8-Bit vs 16-Bit Photos: What's The Difference

December 12

15 min. to read

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The bit depth of color is one of those terms we all encounter on a daily basis, but very few photographers really understand. Photoshop offers 8, 16, and 32-bit image file formats. Sometimes we see files called 24 or 48. In your camera settings, you can find a choice of 12 or 14. What does all this mean and what really matters? Let's work together to understand the difference between 8-bit and 16-bit.

One of the most important parameters in digital photography is color depth. It is often referred to as both pixel depth and bit resolution. This term refers to the number of bits of information contained in a pixel of an image. Bit resolution gives an idea of the amount of color information that is used to characterize each pixel in a picture. 

As the color depth increases, so does the amount of color information that the digital image conveys, and the range of colors increases. In other words, the greater the depth, the more accurate and detailed the image is. In this article, we will thoroughly discuss all the advantages and disadvantages of 8-bit color vs 16-bit color, so that you won't have any doubts later on about which variant is better to use.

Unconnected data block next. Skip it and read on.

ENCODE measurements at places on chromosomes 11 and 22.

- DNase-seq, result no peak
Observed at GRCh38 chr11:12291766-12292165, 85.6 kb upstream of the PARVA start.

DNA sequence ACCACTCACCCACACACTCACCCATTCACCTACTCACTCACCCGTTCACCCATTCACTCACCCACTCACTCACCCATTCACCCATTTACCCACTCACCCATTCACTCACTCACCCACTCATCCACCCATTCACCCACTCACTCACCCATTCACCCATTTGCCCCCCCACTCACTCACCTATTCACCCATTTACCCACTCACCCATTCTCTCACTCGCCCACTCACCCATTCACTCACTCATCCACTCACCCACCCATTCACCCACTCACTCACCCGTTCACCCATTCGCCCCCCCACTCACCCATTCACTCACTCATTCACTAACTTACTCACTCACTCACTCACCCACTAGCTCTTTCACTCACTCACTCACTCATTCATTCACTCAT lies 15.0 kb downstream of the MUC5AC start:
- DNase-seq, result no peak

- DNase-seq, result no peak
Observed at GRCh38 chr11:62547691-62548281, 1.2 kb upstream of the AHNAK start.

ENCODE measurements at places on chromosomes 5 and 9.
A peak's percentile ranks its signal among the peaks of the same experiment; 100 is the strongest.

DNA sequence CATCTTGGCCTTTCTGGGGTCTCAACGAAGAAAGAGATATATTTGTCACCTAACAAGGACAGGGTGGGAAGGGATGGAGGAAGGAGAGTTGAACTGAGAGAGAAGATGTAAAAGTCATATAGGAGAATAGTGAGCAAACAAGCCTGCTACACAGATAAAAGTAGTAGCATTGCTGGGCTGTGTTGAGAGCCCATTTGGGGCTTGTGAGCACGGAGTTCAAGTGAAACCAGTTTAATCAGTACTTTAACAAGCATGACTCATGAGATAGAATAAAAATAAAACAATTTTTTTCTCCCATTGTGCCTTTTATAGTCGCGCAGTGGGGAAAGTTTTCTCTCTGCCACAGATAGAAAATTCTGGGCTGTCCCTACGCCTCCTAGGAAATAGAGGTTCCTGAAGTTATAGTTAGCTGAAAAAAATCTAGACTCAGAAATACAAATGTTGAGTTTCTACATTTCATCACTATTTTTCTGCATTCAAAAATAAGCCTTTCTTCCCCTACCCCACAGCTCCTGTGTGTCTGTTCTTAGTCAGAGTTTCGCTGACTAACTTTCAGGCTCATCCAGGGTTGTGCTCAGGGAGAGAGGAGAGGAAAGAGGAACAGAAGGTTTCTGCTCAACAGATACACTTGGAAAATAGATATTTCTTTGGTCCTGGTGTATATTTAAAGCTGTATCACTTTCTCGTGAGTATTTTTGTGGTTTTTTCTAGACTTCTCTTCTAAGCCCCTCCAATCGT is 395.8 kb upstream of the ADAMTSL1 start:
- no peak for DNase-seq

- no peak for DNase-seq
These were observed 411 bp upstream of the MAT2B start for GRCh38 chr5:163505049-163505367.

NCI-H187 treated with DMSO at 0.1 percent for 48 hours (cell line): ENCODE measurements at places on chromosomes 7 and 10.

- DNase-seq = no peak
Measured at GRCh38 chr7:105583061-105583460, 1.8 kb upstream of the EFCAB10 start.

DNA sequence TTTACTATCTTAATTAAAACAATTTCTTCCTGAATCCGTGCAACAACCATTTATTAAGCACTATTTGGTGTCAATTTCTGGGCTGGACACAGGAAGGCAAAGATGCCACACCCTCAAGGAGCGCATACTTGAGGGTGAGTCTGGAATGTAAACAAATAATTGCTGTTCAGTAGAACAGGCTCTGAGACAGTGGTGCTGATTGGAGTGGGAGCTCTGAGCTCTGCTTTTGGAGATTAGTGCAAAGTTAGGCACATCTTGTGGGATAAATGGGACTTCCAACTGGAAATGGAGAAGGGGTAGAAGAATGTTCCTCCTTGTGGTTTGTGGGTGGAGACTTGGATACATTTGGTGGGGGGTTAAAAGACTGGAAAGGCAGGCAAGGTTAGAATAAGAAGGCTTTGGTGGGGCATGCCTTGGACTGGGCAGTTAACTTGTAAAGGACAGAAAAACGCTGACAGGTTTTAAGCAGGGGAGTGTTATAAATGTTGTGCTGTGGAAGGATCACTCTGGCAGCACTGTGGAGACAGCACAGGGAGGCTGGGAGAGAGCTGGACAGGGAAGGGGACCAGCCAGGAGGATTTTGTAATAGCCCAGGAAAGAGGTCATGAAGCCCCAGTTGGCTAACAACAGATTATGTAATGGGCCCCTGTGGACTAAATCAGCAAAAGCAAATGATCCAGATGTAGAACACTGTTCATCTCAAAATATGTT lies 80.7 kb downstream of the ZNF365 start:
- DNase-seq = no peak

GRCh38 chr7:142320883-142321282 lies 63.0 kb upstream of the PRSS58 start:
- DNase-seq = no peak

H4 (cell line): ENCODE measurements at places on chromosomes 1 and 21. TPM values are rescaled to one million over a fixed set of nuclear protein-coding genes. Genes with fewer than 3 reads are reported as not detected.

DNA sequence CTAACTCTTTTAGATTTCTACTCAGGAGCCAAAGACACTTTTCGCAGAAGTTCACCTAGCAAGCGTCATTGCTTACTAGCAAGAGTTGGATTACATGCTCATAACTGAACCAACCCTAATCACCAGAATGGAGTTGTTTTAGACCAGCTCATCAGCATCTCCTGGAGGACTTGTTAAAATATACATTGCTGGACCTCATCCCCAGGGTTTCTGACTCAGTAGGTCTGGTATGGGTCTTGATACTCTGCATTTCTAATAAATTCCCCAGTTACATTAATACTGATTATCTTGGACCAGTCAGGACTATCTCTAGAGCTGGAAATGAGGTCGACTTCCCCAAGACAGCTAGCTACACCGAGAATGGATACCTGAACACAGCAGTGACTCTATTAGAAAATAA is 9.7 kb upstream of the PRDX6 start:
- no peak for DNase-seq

The Main Definition

This is a term for the number of bits used to represent tone when encoding one pixel of a bitmap. It’s more accurate to call "the bit depth". Exhaustive, but not very clear. Let's break it down:

  • Before we compare the different versions, let's first discuss what the name means. A bit is a computer's way of storing information as a 1 or a 0. If it were an image pixel, it would be pure black or white. Not very useful.